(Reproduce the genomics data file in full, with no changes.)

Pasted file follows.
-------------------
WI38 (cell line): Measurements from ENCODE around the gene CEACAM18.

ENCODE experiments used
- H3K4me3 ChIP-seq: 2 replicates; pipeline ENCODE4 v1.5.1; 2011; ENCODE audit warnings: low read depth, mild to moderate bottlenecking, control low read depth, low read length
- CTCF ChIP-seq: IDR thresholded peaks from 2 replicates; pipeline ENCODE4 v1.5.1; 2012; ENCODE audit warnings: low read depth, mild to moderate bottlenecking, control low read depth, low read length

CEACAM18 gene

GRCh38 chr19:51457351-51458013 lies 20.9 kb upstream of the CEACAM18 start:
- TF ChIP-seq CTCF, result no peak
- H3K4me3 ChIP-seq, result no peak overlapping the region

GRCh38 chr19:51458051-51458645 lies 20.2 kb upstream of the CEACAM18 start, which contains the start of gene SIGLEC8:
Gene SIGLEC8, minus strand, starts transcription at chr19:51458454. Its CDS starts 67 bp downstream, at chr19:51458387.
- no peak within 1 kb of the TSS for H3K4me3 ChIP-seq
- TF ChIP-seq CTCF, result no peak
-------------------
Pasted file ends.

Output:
WI38 (cell line): Measurements from ENCODE around the gene CEACAM18.

ENCODE experiments used
- H3K4me3 ChIP-seq: 2 replicates; pipeline ENCODE4 v1.5.1; 2011; ENCODE audit warnings: low read depth, mild to moderate bottlenecking, control low read depth, low read length
- CTCF ChIP-seq: IDR thresholded peaks from 2 replicates; pipeline ENCODE4 v1.5.1; 2012; ENCODE audit warnings: low read depth, mild to moderate bottlenecking, control low read depth, low read length

CEACAM18 gene

GRCh38 chr19:51457351-51458013 lies 20.9 kb upstream of the CEACAM18 start:
- TF ChIP-seq CTCF, result no peak
- H3K4me3 ChIP-seq, result no peak overlapping the region

GRCh38 chr19:51458051-51458645 lies 20.2 kb upstream of the CEACAM18 start, which contains the start of gene SIGLEC8:
Gene SIGLEC8, minus strand, starts transcription at chr19:51458454. Its CDS starts 67 bp downstream, at chr19:51458387.
- no peak within 1 kb of the TSS for H3K4me3 ChIP-seq
- TF ChIP-seq CTCF, result no peak